While the long-term impact for life sciences and healthcare is uncertain at this point, both are likely to be impacted significantly, due to the all-encompassing nature of the EU regulatory framework, especially for pharmaceuticals. Considering the decades of integration of pharmaceutical regulation and oversight at EU level, the impact of the UK’s withdrawal from the EU system will be felt on both sides. The European Medicines Agency (EMA), the EU regulator approving most innovative medicines, has moved to Amsterdam, suffering significant staff losses in the process.
For marketing authorisation-holders of medicines in the EU, the impact is no less: companies need to consider that EU marketing authorisations and orphan drug designations must be held by an EU entity. Pharmacovigilance and batch-release functions may also need to be moved and potentially duplicated. The EMA and the Heads of Medicines Agencies have released guidance to help companies navigate Brexit and have encouraged companies to submit the necessary regulatory filings.
Brexit presents its own unique challenges for the medical devices industry, considering the implementation of new medical devices regulations which will become applicable in 2020 and 2022. The new regulations present a major overhaul of the medical devices regulatory framework in Europe, requiring extensive planning and preparation. While the main message to UK companies is to implement the regulations, Brexit uncertainty represents challenges in the details of the implementation.
Pending uncertainty, supply-chain restructuring has not been uncommon. Meanwhile, warehouse spaces in the UK are at full capacity, with companies stockpiling products following recommendations from the UK government.
The G-20 Summit at the end of 2018 was the backdrop for the signing of the United States-Mexico-Canada Agreement (USMCA), the trade agreement intended to replace the North American Free Trade Agreement (NAFTA). The USMCA has a number of provisions impacting various sectors. For life sciences, it provides an enhanced data protection term for biologics of ten years, which exceeds the available protection under both Canada and Mexico's regimes, but is shorter than the current period in the United States.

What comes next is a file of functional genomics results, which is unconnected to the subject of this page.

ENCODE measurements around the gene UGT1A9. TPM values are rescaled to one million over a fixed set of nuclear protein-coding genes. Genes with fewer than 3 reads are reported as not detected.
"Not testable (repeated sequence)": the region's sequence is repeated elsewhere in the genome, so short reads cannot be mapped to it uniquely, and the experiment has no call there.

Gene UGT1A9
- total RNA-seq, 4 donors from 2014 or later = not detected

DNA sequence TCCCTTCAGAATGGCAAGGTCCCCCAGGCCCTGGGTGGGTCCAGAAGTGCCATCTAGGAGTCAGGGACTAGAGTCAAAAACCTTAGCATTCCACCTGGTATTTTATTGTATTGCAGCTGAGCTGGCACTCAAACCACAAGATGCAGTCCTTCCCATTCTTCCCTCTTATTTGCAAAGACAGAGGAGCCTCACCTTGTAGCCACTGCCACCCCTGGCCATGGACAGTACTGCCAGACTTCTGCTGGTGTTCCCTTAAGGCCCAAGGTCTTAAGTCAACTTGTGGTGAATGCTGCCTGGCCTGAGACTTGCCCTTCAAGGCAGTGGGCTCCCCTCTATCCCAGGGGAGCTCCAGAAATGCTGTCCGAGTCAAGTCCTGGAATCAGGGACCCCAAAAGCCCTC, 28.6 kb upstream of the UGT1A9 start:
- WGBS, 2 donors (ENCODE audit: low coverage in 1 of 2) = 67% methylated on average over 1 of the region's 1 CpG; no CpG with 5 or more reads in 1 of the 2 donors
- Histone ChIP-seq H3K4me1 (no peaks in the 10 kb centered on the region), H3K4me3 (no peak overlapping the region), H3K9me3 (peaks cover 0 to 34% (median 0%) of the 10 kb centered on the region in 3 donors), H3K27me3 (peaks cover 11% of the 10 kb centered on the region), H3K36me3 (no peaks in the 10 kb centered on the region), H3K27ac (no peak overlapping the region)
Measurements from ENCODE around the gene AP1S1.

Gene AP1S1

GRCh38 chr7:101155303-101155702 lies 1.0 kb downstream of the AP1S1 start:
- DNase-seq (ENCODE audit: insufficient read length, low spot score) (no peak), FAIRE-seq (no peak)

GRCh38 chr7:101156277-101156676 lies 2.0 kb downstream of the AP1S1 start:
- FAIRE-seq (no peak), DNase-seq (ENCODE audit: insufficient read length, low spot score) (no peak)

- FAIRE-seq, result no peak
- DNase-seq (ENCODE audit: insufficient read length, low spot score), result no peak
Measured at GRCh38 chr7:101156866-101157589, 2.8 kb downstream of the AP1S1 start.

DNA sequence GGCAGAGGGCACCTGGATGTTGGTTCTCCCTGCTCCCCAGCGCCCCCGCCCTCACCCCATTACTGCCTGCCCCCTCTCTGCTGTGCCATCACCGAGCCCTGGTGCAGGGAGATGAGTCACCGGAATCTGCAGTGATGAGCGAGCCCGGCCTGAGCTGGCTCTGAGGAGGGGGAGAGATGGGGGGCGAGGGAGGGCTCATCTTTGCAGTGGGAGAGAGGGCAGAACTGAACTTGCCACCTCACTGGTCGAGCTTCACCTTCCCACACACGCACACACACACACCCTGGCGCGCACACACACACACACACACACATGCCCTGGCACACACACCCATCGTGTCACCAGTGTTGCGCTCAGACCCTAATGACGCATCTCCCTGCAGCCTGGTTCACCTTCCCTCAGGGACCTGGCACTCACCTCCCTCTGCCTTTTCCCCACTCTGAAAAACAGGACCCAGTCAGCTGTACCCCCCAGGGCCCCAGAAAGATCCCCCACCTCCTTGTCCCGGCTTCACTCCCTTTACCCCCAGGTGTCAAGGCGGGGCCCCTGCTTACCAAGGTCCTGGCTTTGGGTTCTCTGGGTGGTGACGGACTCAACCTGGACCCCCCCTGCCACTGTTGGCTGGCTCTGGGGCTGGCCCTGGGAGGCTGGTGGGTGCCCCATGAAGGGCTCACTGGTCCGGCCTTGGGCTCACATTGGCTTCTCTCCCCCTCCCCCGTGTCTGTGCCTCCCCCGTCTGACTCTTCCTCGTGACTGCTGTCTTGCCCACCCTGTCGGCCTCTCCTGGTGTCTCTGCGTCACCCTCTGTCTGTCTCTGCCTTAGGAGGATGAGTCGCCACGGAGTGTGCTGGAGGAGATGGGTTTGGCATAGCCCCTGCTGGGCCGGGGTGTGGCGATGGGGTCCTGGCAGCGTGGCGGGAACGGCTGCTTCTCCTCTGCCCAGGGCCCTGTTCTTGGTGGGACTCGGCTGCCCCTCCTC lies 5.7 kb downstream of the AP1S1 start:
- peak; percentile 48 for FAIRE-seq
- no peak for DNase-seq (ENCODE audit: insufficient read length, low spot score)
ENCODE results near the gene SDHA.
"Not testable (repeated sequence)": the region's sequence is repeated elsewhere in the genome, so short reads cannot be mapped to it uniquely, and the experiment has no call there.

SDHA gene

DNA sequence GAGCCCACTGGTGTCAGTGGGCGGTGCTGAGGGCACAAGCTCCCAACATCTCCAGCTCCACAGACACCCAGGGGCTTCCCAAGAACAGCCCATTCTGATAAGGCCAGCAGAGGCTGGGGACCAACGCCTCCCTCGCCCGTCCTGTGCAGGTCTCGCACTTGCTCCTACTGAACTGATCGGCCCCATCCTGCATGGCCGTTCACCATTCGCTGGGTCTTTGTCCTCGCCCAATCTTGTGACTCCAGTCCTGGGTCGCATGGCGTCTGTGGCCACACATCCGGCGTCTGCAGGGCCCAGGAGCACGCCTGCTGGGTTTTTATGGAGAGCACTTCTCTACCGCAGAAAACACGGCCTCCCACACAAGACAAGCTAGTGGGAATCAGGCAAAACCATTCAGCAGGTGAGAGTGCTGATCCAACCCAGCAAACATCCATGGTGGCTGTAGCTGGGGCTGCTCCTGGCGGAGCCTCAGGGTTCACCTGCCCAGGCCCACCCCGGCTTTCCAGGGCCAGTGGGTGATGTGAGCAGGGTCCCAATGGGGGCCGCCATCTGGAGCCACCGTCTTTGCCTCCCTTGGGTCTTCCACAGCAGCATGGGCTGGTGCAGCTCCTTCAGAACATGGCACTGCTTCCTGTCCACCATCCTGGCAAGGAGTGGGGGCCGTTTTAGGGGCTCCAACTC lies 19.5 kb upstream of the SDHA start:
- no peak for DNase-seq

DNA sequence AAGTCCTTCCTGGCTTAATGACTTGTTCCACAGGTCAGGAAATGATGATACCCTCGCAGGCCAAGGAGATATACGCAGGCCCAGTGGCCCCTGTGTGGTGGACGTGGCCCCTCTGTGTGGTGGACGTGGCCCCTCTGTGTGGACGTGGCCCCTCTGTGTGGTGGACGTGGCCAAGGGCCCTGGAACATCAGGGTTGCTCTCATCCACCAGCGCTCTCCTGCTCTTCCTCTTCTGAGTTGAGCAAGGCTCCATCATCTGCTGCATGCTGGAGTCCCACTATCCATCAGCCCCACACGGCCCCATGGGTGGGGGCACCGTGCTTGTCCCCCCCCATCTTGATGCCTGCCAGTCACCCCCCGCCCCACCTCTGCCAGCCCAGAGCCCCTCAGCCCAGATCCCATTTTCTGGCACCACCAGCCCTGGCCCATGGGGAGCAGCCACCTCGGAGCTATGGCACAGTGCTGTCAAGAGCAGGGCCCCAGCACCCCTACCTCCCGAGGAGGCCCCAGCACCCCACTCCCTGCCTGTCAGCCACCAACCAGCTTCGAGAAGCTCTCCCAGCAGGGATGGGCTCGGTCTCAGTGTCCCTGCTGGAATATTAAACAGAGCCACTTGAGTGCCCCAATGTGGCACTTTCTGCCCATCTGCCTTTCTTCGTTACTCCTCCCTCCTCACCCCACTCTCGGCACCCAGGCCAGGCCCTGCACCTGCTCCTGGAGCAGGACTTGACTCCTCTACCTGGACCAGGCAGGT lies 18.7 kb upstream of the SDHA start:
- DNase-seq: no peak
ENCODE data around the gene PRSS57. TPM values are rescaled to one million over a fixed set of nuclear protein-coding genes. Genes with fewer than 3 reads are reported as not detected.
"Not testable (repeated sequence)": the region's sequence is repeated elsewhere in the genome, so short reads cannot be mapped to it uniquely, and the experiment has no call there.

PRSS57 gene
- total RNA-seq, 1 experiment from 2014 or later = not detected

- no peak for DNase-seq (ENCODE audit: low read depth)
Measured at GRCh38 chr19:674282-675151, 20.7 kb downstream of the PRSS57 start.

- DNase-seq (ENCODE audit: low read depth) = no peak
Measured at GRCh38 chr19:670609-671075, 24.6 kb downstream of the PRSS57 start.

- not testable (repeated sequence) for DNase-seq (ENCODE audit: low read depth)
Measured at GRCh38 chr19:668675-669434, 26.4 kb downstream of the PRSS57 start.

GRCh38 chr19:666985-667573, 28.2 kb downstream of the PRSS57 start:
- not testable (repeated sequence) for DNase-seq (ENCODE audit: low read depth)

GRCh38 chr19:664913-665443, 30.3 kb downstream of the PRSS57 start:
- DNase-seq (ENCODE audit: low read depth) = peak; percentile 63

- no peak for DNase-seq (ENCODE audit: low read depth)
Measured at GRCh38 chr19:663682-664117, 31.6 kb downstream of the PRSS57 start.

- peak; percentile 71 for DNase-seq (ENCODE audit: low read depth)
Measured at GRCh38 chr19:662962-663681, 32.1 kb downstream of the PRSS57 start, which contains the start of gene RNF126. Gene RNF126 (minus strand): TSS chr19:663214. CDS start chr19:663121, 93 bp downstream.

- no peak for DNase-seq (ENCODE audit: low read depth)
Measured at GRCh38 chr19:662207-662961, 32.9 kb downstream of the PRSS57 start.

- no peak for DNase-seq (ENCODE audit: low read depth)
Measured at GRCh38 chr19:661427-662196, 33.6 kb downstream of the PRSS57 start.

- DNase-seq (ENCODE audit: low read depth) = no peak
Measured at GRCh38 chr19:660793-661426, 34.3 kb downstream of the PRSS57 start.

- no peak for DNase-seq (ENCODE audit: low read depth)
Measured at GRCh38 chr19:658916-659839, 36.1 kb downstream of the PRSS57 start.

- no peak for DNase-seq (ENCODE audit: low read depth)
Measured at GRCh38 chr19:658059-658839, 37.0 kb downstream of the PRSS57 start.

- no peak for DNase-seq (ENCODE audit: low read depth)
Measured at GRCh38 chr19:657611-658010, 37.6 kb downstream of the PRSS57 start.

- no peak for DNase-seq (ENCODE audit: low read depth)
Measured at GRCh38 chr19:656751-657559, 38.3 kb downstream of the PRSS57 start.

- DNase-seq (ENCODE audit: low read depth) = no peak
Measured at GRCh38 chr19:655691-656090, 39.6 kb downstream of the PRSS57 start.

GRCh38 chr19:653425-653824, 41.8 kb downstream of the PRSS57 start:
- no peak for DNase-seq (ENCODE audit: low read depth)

The trilateral agreement also includes chapters on data storage and transfer. This could mean enforced digital trade guidelines in terms of privacy and cross-border data transfer laws (but an overall low impact to the sector, where the status quo may prevail). At the same time, the USMCA contains regulatory annexes on chemical substances, cosmetic products, medical devices, and pharmaceuticals, which has now become a trend in international trade law.
However, by March 2019, it was not clear whether the USMCA would be approved by the US Congress any time soon.
China's new drug regulator and trade war with the US
Despite the trade war between the US and China, Trump's tariffs have not impacted China's pharmaceutical industry thus far. US imports of Chinese pharmaceuticals and raw ingredients used in drug manufacturing have won Trump Administration support for a tariff exemption. However, tensions are felt in the investor community: since 2017, Chinese venture capital and private equity funds have been pouring billions of dollars into American drug developers, particularly biotech. Last year, the Trump Administration tightened its foreign investment review mechanism, which is affecting the influx of Chinese investments in the US pharmaceutical sector. Chinese funds will be subject to more stringent scrutiny from CFIUS if they try to acquire R&D know-how from American biotech and life science companies, or seek to obtain in-licensing for certain drugs under development.
As part of China's new organisation plan to reduce the number of state agencies, the China FDA (CFDA) was replaced and is now the China National Medical Products Administration (NMPA). The NMPA falls under a new agency, the State Administration for Market Regulation (SAMR) which undertakes the responsibilities previously undertaken by a number of other regulatory bodies including the State Administration for Industry and Commerce (SAIC); General Administration of Quality Supervision, Inspection and Quarantine (AQSIQ), Certification and Accreditation Administration (CAC) and the Standardisation Administration of China (SAC).
The reshuffle is said to illustrate the country's move to improve antitrust/anti-monopoly, patent and pricing regulations rapidly, as the country looks to nurture innovation in the midst of its trade war with the US. It also positions the new agency as a "one-stop shop" for companies trying to gain multiple regulatory approvals for drugs and devices.
Digitalisation of the sector
Synergies between medical and information technologies have resulted in a new era of digital health. Innovations such as apps, wearables and portals for patient communities have created a world of opportunities by closing the gap between the industry and the patient/user. Conversely, as privacy rules apply to more projects developed by pharmaceutical and medical device companies, new challenges and regulations have surfaced which dovetail the responsibilities of functional and legal teams. For companies developing new digital health models, it is important to understand the interconnectivity of various legal issues, including cyber-security and privacy laws, data localisation restrictions, intellectual property, corporate and contract law, as well as regulatory aspects which may vary by region or country.